This situation is most noticeable with deduplication, which in ZFS
implementation requires vast resources to basically function.
With market prices going down over time, it is more likely to see
home-NAS boxes tomorrow similarly spec'ed to enterprise servers of
today, than to see the core software fundamentally revised and
rearchitected for boxes of yesterday. After all, even in open-source
world, developers need to eat and feed their families, so commercial
applicability does matter and does influence the engineering designs
and trade-offs.

> It would be interesting to know how you convert a raidz2 stripe to say a
> raidz3 stripe. Let's say that I'm on a raidz2 pool and want to add an
> extra parity drive by converting it to a raidz3 pool.  I'm imagining
> that would be like creating a raidz1 pool on top of the leaf vdevs that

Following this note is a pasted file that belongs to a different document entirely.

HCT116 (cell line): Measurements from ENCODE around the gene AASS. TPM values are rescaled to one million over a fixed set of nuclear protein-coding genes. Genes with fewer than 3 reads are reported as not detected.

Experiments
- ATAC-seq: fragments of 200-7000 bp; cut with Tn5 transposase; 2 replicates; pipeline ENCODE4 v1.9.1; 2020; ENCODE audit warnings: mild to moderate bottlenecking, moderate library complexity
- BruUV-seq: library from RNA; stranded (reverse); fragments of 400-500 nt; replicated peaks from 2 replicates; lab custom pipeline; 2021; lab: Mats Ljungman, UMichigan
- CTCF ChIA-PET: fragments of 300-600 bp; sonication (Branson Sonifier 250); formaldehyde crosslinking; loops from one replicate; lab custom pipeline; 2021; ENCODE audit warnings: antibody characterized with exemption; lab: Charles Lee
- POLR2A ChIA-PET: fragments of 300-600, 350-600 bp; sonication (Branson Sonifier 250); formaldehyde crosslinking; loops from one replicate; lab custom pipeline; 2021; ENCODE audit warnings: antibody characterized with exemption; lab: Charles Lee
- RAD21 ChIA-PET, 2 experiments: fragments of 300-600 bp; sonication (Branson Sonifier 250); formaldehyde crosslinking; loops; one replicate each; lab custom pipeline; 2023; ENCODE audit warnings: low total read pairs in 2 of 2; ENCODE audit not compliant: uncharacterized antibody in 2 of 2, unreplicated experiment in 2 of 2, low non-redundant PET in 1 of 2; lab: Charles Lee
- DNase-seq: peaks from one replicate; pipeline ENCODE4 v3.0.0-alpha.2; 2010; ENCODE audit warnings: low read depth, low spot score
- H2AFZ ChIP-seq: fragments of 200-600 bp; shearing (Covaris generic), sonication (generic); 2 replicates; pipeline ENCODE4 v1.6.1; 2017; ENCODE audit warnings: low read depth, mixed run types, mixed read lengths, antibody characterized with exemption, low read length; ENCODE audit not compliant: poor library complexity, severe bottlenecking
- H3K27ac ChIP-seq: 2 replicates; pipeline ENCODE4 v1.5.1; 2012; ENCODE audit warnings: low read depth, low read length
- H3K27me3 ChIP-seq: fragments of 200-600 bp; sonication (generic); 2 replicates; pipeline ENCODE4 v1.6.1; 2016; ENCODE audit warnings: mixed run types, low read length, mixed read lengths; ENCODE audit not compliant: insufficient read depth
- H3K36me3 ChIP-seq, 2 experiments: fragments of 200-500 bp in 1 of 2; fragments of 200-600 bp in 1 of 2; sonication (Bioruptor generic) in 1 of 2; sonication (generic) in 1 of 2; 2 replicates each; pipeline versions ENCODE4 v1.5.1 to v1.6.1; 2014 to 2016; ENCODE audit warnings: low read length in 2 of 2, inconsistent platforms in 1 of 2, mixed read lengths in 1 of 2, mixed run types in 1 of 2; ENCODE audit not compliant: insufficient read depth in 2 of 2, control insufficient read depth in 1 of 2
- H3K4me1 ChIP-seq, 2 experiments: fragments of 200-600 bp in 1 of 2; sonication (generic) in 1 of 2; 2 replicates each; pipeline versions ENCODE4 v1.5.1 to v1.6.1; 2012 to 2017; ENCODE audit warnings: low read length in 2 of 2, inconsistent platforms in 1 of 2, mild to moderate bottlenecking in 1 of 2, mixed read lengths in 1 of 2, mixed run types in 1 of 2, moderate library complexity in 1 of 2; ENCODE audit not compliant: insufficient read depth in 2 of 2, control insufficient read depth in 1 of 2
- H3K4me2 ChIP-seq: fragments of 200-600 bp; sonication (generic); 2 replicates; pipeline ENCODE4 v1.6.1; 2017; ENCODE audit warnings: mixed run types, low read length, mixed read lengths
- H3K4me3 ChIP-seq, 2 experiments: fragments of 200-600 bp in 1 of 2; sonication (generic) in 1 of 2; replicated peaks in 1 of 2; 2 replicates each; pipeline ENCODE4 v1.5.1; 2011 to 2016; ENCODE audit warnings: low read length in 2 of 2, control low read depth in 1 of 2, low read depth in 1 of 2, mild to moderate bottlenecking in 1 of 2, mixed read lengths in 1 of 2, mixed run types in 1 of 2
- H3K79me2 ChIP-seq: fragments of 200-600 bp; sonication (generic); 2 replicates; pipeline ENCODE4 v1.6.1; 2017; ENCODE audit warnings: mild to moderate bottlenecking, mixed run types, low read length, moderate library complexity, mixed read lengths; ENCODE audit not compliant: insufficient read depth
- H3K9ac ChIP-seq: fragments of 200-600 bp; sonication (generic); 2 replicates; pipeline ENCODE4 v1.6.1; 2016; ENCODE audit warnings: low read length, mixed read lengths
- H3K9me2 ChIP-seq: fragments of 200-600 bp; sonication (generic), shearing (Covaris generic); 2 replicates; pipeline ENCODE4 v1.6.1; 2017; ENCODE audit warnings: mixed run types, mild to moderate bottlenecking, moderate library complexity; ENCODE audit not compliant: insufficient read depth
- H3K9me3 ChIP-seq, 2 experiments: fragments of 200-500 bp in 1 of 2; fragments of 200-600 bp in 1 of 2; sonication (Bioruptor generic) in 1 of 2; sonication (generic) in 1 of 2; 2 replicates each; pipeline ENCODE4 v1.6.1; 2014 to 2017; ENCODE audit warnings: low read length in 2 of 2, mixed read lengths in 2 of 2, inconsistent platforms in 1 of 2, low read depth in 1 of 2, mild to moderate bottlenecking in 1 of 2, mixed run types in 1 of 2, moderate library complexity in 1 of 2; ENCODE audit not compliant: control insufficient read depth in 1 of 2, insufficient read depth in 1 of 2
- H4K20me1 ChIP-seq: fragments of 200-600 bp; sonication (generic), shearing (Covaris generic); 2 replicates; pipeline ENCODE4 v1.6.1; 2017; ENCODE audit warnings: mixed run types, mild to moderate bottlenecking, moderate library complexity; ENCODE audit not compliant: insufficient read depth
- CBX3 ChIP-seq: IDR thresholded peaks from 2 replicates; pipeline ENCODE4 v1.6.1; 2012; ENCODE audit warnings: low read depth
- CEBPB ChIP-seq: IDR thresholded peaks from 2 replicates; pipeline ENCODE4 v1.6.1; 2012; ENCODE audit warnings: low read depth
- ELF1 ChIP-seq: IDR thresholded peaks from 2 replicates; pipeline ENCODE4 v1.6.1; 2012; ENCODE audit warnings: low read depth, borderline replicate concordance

> constitutes the raidz2 pool and the new leaf vdev which results in an
> additional parity drive. It doesn't sound too difficult to do that.
> Actually, this way you could even get raidz4 or raidz5 pools. Question
> is though, how things would pan out performance wise, I would imagine
> that a 55 drive raidz25 pool is really taxing on the CPU.
> Going from raidz3 to raidz2 or from raidz2 to raidz1 sounds like a
> no-brainer; you just remove one drive from the pool and force zpool to
> accept the new state as "normal".
> But expanding a raidz pool with additional storage while preserving the
> parity structure sounds a little bit trickier. I don't think I have that
> knowledge to write a bpr rewriter although I'm reading Solaris Internals
> right now ;)

Read also the ZFS On-Disk Specification (the one I saw is somewhat
outdated, being from 2006, but most concepts and data structures
are the foundation - expected to remain in place and be expanded upon).

In short, if I got that all right, the leaf components of a top-level
VDEV are striped upon creation and declared as an allocation area with